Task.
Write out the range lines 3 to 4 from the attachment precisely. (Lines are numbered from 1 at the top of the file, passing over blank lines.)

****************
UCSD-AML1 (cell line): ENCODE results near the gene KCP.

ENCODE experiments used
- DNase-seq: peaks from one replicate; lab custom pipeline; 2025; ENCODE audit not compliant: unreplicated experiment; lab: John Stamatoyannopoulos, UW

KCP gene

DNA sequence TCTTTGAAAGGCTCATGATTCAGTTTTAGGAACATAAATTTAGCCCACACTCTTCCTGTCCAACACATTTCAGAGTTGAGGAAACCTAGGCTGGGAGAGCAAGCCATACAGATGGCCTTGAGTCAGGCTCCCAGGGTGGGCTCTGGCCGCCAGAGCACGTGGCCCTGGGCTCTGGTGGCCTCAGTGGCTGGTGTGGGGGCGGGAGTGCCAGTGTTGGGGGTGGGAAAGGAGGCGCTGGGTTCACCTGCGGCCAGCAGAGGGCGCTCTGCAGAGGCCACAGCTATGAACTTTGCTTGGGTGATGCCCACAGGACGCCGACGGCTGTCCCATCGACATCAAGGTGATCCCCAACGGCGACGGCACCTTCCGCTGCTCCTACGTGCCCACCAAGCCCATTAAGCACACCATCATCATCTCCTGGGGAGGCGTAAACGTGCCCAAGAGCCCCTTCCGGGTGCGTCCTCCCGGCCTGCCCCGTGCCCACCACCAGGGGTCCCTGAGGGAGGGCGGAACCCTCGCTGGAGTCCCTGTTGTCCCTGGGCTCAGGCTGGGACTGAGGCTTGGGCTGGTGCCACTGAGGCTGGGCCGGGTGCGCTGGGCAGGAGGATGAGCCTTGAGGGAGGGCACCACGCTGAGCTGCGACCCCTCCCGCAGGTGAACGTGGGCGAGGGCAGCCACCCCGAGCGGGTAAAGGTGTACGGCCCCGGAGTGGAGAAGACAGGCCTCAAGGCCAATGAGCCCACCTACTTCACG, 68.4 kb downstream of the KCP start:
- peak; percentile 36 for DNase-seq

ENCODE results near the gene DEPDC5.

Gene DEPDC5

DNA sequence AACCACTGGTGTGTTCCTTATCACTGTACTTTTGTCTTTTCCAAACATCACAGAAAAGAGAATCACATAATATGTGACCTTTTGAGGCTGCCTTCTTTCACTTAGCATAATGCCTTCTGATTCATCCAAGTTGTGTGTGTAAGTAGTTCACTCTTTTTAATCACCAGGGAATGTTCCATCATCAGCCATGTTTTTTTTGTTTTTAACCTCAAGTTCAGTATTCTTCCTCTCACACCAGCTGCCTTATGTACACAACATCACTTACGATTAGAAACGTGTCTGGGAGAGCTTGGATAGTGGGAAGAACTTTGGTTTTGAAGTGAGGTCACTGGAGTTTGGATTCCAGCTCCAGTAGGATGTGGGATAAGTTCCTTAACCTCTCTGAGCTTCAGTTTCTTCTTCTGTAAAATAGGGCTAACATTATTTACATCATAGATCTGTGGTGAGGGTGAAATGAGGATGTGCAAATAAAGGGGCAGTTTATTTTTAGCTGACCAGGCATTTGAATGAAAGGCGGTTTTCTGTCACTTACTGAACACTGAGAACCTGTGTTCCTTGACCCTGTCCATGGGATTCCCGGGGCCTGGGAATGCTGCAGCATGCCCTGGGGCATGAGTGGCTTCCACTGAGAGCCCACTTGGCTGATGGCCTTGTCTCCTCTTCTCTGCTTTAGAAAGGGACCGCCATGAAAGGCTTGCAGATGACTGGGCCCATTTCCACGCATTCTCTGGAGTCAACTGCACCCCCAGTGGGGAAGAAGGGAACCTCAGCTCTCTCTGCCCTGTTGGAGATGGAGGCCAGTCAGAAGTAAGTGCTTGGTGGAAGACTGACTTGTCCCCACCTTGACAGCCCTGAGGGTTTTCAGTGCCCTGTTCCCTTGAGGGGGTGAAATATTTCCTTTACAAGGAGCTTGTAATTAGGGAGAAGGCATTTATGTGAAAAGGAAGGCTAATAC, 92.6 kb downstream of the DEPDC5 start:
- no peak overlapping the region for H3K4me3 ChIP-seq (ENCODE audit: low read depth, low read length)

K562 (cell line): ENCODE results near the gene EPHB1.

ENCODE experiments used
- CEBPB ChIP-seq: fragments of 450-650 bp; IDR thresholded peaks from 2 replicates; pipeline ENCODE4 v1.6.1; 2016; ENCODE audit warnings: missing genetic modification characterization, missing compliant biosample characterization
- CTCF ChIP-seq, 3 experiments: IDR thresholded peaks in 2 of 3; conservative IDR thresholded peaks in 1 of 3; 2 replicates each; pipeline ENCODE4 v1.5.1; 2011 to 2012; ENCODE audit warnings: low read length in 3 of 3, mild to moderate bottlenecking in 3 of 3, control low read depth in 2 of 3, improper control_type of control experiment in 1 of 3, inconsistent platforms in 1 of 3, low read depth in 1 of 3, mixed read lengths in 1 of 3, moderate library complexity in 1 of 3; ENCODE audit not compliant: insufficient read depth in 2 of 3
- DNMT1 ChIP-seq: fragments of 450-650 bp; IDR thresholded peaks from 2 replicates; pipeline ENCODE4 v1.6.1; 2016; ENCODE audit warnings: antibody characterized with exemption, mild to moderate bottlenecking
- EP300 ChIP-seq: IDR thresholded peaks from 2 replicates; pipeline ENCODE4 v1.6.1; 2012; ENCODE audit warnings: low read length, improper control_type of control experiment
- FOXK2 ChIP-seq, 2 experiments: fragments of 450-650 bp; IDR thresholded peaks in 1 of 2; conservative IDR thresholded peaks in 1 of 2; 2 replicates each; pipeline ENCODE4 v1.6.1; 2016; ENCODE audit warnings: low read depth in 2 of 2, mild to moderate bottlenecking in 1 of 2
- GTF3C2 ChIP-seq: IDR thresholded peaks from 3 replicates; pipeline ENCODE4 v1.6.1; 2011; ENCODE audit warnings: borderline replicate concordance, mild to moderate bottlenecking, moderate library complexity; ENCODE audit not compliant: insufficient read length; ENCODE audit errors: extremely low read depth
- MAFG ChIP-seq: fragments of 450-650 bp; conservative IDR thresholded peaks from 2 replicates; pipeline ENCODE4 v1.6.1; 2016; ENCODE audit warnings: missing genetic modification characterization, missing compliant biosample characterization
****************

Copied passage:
- DNase-seq: peaks from one replicate; lab custom pipeline; 2025; ENCODE audit not compliant: unreplicated experiment; lab: John Stamatoyannopoulos, UW

KCP gene